The Importance of Due Process and Due Diligence

At Torri’s Legal Services, we take process serving seriously. 

We strive to serve our clients’ papers without a hitch. This is not always possible due to various circumstances, such as a bad address, the absence of the recipient, evasion, or death. 

We understand that process servers play an integral law in the United States legal system and that their seemingly humble role is enshrined in the US Constitution. 

The Fifth Amendment describes “procedural due process” as “the constitutional requirement that when the federal government acts in such a way that denies a citizen of a life, liberty, or property interest, the person must be given notice, the opportunity to be heard, and a decision by a neutral decisionmaker.” Due notice is “information that must be given or made available to a particular person or to the public within a legally mandated period of time so that its recipient will have the opportunity to respond to a situation or to allegations that affect the individual’s or public’s legal rights or duties.” 

It is the process server who serves due notice to a defendant/respondent.

“Due process” requires “notice of the proposed (legal) action and the grounds asserted for it.” When a process server delivers a complaint/lawsuit to a defendant, the recipient is being informed, in compliance with the US Constitution, of his/her rights to an “unbiased tribunal,” an “opportunity to present reasons why the proposed action should not be taken,” “the right to present evidence, including the right to call witnesses,” “the right to know opposing evidence,” “the right to cross-examine adverse witnesses,” “the opportunity to be represented by counsel,” etc. 

What we know from our many years of experience in the process serving profession is that process servers want to get their clients’ papers served: Prompt service makes their customers happy and more likely to become repeat clients. 

However, there are times when we are obligated to “non-serve” our clients’ papers due to a bad address, death, evasion, or other unforeseeable circumstances. 

At Torri’s Legal Services we stress to our process servers that they are “the boots on the ground.” They are, essentially, the eyes and ears of attorneys and pro se clients. 

In the case of a non-serve, the observations and notes of a process server are very important so that the plaintiff can seek a recourse of action. We preserve our servers’ field sheets, which might contain important notes and details to be incorporated into a “non-serve” affidavit, also known as an affidavit of due diligence.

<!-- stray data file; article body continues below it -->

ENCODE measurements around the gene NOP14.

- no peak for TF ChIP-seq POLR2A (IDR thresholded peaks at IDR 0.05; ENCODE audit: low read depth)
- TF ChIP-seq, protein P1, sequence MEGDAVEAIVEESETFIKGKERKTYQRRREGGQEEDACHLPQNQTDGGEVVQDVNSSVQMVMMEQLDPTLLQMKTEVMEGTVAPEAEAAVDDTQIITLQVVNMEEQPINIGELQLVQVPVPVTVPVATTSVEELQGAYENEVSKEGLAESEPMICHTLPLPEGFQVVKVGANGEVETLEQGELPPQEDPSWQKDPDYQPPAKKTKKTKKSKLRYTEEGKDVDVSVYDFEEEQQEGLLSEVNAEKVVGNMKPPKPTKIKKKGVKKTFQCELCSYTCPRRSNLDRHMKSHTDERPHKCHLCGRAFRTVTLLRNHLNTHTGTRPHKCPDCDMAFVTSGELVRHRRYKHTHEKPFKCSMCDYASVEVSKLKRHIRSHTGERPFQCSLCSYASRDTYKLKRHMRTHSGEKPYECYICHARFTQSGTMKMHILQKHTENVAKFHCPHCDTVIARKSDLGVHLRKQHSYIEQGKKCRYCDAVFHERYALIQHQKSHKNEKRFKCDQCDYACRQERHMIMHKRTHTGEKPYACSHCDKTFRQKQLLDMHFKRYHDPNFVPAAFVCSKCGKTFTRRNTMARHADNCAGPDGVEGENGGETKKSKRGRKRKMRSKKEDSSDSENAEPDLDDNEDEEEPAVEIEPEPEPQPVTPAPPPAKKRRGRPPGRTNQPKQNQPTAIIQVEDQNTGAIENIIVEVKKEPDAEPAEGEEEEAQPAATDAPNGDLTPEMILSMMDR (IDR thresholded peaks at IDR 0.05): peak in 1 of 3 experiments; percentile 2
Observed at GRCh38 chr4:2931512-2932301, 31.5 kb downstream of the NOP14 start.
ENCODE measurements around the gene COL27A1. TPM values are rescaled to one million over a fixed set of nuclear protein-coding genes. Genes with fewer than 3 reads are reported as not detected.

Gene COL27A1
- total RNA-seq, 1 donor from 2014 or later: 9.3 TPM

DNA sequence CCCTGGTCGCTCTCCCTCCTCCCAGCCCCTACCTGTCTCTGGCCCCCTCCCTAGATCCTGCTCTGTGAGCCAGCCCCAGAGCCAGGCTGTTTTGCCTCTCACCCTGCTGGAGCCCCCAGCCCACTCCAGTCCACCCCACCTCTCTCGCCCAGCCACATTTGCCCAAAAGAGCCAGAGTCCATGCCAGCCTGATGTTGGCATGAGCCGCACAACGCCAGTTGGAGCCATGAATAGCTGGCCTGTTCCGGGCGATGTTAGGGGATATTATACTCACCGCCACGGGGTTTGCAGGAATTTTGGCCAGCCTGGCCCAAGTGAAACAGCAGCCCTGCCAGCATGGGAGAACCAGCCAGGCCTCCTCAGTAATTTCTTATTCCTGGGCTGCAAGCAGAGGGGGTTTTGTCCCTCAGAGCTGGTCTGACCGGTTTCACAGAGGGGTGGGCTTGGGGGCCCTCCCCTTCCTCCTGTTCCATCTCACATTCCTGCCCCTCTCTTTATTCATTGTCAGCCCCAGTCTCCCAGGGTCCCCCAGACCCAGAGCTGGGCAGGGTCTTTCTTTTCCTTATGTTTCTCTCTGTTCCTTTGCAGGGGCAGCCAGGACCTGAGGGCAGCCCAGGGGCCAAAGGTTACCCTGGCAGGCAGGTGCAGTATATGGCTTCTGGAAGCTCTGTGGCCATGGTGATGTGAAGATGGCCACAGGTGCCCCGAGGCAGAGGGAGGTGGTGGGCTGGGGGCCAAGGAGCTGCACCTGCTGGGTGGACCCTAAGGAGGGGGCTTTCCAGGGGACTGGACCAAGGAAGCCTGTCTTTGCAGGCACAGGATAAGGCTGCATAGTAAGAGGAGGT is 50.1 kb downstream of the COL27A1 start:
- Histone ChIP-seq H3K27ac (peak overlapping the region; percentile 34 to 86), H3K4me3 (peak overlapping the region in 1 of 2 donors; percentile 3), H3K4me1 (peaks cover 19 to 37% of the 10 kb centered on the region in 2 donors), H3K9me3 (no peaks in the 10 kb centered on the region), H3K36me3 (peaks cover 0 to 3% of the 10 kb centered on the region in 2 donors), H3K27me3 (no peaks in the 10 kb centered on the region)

We understand due diligence to mean reasonable, diligent efforts to serve our clients’ papers to the intended party. 

For example, one of our clients who specializes in personal injury litigation, told us that non-serves should provide “as much detail as possible to support (our) Motion for Alternative Service.” Emphasizing the important role of process servers, he added, “Without service of process, I have nothing, and my case goes nowhere.” (B.S.K., personal injury litigation)

Another client who specializes in real estate and tax sale foreclosures said that he must adhere to the requirements of all the judges who require due diligence to ensure a tidy case resolution. 

This means doing thorough research on defendants so that “someone won’t come out of the woodwork down the road.” Non-serves are part of the effort to exhaust all means to serve defendants when a property is in question. 

Our clients appreciate non-serve affidavits detailing the onsite situation. 

Based on the information that we provide, they can request that we do a skip trace and provide them with another address, or apply to the court for alternative service. Process servers should see their efforts as intelligence gathering. 

Which details are pertinent in non-serves? Here is a general list:

  • Good description of person(s) encountered at a non-serve address (race – age – height – weight – hair color – glasses/markings, etc.)
  • Description and tag numbers of vehicles parked on or in front of property
  • Description of property: lights, sounds, signs of occupancy
  • Neighbors’ input about occupants of given address
  • Mail in plain sight identifying current occupants, such as Amazon or FEDEX packages. Note: You may not touch any mail or disturb the mailbox, but the information on mail in plain sight might confirm residency. 
  • Photographs are helpful!
  • If there is a real estate sign, take down the name of the agent for information.

Torri’s Legal Services has been in business for more than 30 years and can attest to the fact that clients appreciate affidavits of due diligence, also known as non-serves, that provide solid, informative details. These allow the client to move forward with alternative service, seek a new address, or contemplate a different outcome.  

Rita Berzins

Torri’s Legal Services

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